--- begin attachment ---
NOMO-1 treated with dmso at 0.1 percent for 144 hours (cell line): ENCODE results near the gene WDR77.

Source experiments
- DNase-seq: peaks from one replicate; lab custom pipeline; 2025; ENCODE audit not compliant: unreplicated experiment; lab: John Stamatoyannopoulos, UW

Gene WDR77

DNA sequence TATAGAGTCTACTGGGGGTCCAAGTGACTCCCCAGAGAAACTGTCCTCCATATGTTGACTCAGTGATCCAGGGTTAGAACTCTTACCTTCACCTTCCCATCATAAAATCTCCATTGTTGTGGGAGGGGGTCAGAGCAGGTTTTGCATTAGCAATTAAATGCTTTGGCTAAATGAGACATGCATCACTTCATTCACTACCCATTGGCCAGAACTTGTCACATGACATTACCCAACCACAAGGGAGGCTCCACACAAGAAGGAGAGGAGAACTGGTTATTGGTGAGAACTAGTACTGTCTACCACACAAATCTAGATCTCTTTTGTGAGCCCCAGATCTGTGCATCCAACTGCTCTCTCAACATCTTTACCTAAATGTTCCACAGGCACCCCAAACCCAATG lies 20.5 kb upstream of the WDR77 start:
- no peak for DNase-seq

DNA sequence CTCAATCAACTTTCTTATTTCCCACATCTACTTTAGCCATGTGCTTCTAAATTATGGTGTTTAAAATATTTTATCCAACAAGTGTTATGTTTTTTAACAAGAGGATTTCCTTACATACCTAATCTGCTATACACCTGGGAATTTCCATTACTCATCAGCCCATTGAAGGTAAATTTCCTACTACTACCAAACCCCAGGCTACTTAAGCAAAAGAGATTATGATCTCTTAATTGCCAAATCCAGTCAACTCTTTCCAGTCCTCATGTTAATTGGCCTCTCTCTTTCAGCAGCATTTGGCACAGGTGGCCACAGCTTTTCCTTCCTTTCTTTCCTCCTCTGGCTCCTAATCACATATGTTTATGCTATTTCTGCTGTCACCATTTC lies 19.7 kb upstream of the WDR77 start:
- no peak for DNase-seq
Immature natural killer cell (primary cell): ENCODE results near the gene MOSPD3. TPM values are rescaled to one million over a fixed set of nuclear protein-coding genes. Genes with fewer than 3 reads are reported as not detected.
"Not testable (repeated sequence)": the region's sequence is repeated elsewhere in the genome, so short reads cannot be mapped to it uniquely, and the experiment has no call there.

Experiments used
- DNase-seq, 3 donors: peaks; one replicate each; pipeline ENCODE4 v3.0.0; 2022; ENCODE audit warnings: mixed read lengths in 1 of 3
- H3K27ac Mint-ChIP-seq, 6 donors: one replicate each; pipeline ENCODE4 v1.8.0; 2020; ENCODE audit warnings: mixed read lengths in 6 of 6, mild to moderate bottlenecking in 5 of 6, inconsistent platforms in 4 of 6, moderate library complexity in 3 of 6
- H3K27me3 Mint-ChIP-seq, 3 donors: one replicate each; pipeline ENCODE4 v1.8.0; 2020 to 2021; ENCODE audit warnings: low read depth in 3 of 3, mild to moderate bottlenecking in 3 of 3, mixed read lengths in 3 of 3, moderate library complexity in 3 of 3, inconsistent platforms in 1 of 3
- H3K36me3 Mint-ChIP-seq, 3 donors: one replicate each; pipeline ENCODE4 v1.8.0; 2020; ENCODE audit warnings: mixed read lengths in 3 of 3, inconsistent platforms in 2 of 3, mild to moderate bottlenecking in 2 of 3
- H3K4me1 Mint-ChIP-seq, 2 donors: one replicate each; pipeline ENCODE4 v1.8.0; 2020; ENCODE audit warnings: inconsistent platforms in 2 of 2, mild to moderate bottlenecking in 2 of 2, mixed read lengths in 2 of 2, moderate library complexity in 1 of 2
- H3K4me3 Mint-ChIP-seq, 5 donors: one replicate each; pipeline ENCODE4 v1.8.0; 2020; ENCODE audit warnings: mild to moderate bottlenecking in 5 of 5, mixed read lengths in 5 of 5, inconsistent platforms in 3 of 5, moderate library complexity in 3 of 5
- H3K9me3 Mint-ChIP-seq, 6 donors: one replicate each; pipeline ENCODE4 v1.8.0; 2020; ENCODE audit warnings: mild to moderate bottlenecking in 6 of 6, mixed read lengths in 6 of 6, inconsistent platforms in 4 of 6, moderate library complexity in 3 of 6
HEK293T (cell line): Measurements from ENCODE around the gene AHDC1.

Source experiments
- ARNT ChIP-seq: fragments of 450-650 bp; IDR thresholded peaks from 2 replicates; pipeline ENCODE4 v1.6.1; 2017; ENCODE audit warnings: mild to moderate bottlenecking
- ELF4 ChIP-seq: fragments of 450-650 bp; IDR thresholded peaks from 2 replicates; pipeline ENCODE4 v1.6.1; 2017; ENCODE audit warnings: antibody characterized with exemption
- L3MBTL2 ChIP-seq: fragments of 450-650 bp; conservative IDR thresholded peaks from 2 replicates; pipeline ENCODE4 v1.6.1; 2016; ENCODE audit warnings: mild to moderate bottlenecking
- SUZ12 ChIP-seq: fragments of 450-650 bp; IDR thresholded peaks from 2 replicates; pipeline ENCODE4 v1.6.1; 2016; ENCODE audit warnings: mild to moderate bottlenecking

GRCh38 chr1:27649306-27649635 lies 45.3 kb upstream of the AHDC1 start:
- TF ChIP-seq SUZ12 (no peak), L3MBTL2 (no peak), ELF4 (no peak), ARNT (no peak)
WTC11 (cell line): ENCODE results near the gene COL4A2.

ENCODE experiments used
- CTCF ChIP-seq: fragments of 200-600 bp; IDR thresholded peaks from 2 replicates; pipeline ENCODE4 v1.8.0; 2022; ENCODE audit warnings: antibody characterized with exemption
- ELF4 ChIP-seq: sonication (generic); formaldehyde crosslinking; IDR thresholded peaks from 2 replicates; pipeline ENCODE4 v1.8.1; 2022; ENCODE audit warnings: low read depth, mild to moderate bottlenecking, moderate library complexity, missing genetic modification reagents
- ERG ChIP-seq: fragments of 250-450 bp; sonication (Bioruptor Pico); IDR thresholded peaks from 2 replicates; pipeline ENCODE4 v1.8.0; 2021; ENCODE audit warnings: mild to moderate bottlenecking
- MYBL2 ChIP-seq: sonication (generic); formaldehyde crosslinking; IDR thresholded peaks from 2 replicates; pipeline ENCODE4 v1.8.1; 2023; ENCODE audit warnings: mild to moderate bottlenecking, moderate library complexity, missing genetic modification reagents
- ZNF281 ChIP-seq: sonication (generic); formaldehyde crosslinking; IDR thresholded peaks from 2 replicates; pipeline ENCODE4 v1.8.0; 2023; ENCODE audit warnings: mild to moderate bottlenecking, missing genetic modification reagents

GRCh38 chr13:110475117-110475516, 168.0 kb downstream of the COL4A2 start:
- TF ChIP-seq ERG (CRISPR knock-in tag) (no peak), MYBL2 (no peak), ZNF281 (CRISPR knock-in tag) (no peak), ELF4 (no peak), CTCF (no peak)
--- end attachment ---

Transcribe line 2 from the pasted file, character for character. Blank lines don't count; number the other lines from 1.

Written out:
Source experiments